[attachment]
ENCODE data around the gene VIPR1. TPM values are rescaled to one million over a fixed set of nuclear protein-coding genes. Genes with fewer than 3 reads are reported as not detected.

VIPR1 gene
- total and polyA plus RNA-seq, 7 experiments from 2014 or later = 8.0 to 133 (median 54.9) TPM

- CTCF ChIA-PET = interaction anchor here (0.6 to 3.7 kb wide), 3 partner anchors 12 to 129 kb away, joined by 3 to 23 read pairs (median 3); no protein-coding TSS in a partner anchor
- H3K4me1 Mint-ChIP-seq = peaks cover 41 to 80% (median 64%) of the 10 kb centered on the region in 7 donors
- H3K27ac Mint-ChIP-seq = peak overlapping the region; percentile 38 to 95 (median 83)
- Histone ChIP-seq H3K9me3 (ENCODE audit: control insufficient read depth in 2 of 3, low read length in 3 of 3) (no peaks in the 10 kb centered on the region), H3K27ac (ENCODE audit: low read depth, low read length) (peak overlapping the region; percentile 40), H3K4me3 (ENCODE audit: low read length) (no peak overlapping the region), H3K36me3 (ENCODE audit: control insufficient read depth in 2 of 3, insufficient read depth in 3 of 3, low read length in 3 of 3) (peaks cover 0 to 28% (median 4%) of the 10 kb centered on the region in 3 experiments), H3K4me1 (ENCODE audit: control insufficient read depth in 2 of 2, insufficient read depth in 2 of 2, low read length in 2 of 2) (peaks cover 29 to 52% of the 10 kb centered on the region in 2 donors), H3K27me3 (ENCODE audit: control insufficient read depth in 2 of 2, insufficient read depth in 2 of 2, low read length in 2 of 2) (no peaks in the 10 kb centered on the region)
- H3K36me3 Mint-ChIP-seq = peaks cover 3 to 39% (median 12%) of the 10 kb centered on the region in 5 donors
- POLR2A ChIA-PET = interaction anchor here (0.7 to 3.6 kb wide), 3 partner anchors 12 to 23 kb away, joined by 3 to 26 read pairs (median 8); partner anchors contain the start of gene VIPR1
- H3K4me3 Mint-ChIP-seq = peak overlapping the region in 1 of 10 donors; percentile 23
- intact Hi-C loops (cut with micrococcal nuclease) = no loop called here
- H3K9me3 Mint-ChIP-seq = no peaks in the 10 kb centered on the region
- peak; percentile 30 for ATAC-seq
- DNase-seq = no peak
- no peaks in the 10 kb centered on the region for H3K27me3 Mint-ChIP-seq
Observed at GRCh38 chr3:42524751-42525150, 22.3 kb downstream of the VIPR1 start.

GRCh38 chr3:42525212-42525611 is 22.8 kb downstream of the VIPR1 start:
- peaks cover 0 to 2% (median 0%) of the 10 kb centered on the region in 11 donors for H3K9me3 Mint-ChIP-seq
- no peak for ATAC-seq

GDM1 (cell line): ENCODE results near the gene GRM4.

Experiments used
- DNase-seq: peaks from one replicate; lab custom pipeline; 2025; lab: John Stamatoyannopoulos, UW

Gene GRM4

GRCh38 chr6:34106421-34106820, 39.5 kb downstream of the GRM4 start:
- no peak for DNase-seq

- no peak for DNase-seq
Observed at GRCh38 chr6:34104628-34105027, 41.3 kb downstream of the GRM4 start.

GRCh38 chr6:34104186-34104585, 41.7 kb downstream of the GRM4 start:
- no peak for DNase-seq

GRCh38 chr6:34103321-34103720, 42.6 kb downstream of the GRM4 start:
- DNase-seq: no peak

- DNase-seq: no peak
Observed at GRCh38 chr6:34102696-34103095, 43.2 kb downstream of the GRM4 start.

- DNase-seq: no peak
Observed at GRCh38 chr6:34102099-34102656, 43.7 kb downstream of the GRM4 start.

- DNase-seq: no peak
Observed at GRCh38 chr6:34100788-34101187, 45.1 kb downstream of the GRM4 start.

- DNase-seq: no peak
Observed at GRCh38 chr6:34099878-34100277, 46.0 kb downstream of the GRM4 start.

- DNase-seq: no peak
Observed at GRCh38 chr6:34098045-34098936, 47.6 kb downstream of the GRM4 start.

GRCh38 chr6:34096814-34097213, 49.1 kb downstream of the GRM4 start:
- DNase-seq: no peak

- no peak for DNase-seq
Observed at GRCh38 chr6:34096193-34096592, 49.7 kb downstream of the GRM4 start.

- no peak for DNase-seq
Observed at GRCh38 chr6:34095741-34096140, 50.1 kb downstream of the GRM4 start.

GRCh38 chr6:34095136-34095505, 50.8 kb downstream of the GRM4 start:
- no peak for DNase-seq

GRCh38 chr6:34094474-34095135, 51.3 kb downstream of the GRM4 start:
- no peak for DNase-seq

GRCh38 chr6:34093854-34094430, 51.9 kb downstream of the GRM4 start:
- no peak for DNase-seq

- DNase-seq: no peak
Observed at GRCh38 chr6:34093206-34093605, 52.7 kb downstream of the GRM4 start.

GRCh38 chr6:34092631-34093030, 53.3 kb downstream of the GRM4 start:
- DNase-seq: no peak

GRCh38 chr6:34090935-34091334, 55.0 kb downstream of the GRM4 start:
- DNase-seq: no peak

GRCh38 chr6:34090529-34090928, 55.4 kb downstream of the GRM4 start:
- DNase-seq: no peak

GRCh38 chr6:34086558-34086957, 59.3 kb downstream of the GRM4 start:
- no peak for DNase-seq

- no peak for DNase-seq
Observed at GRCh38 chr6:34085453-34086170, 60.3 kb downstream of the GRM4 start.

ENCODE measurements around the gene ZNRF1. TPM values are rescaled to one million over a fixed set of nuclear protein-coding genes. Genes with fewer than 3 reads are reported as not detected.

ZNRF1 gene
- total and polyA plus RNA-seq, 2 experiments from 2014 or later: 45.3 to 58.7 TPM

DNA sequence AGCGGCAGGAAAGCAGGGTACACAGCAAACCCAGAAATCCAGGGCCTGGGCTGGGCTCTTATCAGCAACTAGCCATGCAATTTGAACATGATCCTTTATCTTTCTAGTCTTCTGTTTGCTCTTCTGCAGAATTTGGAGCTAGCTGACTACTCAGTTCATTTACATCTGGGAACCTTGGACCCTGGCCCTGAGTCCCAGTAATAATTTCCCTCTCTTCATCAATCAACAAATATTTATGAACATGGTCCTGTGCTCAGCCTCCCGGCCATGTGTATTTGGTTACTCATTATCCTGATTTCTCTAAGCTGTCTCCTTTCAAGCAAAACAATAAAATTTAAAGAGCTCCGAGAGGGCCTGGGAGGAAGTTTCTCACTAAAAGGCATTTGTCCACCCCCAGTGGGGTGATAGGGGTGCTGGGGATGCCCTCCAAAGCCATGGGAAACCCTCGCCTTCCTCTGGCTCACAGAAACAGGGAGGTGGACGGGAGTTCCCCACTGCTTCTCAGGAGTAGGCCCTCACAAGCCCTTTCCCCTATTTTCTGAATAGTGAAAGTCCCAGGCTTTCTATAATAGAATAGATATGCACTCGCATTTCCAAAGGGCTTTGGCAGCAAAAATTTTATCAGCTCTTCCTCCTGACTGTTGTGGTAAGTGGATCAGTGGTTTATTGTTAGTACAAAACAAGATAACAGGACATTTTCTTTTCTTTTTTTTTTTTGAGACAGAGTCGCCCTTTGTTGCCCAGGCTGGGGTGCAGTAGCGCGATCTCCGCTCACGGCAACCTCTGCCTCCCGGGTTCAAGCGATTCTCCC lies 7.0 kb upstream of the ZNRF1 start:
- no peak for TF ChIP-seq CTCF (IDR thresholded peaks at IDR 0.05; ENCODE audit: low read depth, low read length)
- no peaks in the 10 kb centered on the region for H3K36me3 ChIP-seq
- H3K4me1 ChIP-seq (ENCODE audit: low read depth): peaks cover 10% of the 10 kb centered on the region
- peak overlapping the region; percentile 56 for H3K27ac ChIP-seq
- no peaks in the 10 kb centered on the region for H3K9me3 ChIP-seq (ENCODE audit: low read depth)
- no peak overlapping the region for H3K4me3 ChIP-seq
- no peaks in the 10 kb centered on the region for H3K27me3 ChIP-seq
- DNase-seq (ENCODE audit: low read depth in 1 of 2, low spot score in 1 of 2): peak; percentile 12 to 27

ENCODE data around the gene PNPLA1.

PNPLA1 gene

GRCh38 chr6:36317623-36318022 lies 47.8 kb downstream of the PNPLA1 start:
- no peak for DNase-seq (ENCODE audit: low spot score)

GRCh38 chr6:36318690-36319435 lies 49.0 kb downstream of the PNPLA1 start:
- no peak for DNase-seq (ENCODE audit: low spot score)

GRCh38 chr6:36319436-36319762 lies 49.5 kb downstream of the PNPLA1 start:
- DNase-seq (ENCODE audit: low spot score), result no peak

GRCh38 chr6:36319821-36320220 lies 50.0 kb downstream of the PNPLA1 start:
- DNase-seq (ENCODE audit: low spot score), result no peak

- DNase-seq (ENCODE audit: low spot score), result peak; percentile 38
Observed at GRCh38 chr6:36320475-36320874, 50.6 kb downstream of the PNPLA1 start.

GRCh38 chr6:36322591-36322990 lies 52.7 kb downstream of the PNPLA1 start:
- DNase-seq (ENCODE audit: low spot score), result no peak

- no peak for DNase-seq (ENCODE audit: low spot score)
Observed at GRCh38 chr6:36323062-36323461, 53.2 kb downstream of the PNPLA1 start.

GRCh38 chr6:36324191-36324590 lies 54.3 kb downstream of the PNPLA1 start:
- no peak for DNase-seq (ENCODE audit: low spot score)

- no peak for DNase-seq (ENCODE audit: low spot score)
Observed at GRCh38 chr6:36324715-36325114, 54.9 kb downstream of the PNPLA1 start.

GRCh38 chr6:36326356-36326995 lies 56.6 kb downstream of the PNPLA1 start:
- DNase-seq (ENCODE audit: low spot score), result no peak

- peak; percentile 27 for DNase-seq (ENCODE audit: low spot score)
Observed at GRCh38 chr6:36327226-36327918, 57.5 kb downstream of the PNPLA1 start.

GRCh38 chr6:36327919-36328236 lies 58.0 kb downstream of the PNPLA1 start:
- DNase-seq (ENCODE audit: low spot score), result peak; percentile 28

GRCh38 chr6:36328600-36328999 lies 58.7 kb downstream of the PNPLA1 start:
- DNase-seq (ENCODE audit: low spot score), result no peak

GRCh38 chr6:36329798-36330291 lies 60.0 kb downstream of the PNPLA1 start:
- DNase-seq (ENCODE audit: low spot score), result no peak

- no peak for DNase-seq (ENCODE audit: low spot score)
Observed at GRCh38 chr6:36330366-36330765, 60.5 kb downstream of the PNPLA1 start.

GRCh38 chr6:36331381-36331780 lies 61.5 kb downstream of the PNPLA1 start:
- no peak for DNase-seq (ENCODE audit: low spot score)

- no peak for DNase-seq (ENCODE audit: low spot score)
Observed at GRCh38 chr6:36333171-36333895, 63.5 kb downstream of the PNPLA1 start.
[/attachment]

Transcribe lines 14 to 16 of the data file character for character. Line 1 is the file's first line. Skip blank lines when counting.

- DNase-seq = no peak
- no peaks in the 10 kb centered on the region for H3K27me3 Mint-ChIP-seq
Observed at GRCh38 chr3:42524751-42525150, 22.3 kb downstream of the VIPR1 start.